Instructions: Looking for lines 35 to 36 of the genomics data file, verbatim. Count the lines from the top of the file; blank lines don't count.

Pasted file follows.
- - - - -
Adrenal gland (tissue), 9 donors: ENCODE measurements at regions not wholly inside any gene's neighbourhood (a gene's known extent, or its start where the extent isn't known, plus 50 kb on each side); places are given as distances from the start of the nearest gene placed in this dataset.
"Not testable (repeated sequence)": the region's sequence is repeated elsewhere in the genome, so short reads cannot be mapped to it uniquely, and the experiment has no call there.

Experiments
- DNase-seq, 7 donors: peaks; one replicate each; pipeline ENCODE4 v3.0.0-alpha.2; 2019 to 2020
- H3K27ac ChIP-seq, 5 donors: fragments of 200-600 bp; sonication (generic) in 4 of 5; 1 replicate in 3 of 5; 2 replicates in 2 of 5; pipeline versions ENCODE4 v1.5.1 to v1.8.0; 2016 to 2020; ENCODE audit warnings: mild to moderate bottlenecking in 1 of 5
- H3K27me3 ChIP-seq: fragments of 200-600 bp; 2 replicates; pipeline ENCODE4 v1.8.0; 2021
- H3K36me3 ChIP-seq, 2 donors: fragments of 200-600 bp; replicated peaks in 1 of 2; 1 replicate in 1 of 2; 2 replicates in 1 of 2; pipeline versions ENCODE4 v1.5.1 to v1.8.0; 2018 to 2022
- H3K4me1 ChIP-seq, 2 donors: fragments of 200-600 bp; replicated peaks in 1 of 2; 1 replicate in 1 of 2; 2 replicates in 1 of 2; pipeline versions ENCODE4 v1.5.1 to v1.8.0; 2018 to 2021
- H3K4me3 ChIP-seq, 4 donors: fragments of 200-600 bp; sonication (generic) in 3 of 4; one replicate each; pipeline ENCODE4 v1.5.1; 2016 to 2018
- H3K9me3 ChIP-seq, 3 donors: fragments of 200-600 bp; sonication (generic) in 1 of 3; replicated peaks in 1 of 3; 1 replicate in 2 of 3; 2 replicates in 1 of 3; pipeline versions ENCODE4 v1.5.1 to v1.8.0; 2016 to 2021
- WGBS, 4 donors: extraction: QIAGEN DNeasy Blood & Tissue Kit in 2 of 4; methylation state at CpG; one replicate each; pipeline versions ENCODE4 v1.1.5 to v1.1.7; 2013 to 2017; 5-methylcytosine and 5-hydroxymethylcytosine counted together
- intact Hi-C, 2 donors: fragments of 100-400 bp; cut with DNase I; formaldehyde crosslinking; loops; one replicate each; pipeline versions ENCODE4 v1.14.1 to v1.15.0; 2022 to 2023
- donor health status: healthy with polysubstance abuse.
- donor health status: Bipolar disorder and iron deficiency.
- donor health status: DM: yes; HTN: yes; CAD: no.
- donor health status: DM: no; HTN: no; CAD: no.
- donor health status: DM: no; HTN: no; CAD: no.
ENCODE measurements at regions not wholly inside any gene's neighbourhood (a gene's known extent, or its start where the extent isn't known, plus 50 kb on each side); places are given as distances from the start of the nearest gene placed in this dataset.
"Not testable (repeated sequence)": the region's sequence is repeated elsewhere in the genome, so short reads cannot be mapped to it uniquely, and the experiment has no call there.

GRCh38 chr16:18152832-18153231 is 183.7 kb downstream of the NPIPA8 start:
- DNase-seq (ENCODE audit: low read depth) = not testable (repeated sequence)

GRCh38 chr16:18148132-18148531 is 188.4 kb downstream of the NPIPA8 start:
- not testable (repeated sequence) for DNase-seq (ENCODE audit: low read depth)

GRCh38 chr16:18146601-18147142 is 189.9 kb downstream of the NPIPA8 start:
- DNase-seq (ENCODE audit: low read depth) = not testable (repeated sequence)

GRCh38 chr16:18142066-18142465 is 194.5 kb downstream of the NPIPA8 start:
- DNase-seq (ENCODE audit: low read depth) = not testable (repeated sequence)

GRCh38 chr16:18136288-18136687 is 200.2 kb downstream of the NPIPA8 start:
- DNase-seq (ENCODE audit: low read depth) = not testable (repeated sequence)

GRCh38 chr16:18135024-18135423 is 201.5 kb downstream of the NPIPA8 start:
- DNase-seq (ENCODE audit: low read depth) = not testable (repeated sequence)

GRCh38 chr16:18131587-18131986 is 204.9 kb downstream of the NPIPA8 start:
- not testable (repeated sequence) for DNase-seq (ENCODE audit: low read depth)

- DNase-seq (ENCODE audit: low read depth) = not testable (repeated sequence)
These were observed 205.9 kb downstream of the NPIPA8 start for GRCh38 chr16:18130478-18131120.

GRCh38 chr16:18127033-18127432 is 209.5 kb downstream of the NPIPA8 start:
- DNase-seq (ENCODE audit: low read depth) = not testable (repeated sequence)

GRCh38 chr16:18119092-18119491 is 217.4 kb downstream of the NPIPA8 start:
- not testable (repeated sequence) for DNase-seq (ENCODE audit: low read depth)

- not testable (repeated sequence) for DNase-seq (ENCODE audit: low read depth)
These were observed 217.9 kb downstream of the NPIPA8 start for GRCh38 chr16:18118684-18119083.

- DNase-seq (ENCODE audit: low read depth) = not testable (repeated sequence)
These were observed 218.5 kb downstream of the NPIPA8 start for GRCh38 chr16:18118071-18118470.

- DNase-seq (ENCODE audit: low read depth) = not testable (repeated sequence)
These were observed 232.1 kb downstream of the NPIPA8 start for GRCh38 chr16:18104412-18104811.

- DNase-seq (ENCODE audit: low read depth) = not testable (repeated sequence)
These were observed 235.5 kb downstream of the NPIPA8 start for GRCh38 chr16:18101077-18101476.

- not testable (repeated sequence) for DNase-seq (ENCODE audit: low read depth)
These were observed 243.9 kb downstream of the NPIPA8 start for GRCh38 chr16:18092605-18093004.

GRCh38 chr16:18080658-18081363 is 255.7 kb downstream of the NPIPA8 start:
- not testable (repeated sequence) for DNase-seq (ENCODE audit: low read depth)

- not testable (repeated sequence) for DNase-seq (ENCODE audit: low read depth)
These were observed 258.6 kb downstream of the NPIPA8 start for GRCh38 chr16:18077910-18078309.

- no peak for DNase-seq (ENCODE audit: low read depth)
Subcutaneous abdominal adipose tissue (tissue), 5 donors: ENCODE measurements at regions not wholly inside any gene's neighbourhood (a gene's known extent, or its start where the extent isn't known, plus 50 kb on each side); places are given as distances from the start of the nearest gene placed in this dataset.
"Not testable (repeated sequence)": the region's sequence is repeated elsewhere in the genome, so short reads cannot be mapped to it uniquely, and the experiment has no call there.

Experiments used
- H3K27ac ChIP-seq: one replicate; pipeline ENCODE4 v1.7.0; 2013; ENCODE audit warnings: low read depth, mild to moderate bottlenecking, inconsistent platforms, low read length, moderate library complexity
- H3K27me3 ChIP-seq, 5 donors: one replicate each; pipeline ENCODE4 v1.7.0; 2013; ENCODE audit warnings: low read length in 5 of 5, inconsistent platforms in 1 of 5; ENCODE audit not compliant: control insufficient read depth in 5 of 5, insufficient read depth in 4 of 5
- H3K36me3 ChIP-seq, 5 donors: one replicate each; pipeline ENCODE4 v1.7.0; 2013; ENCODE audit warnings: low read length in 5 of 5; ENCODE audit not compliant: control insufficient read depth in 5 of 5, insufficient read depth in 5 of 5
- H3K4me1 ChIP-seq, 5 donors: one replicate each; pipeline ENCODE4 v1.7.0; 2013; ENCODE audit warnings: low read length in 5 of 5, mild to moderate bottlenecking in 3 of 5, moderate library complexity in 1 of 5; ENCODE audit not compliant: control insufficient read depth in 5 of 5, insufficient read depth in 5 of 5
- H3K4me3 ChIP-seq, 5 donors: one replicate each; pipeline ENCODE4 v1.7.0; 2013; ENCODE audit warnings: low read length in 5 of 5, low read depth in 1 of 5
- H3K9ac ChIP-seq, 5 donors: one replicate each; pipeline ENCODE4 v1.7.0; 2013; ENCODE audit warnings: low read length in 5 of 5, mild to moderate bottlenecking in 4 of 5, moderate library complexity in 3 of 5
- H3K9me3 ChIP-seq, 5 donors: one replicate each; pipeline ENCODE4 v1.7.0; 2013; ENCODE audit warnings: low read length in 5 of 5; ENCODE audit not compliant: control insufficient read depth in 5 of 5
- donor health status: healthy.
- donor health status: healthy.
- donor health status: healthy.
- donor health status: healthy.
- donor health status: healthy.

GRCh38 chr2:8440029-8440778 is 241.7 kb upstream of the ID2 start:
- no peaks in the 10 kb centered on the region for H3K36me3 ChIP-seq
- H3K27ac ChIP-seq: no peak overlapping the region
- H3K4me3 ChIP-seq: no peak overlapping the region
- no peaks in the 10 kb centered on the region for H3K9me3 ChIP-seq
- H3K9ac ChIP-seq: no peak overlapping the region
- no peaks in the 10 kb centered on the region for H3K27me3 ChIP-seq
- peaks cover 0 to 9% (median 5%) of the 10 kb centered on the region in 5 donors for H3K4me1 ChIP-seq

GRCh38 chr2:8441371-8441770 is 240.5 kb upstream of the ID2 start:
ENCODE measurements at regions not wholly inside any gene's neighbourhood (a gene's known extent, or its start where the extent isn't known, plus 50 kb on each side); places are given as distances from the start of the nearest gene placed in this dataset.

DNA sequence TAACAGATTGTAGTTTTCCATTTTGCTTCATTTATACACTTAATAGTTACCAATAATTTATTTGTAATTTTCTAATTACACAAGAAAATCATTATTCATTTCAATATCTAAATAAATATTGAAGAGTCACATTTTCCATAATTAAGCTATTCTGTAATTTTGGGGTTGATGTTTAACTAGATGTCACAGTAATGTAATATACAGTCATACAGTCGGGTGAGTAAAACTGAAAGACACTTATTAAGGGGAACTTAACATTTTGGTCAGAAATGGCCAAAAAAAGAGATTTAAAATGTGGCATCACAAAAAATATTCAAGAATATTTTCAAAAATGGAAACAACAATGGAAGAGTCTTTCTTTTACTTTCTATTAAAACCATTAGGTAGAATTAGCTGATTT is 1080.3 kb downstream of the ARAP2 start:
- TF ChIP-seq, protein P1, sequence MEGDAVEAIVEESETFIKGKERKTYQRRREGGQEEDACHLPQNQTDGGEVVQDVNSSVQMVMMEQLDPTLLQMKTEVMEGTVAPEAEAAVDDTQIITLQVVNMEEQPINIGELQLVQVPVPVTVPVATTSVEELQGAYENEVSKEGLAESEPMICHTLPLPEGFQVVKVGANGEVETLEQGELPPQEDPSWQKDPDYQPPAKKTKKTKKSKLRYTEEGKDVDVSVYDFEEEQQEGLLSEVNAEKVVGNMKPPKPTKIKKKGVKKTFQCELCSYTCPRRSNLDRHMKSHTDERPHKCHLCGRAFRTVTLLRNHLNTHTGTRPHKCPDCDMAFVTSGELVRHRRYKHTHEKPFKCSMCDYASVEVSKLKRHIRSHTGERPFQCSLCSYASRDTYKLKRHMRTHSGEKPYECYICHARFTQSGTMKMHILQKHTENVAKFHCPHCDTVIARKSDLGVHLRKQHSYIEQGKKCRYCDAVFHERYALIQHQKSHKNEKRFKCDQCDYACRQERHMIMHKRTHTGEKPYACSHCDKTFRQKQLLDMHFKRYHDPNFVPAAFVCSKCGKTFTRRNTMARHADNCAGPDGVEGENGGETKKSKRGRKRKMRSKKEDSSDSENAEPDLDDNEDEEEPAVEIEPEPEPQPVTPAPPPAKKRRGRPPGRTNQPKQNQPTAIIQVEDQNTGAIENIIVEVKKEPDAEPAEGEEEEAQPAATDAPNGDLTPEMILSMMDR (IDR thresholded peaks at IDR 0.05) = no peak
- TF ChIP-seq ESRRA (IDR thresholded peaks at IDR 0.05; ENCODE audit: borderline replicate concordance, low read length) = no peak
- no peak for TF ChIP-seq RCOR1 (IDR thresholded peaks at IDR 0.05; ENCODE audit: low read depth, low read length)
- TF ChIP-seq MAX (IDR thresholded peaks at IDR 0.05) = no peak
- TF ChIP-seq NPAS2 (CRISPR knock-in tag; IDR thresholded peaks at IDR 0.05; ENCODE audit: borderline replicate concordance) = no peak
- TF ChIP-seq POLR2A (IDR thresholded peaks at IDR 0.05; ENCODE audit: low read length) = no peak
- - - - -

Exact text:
These were observed 205.9 kb downstream of the NPIPA8 start for GRCh38 chr16:18130478-18131120.

GRCh38 chr16:18127033-18127432 is 209.5 kb downstream of the NPIPA8 start: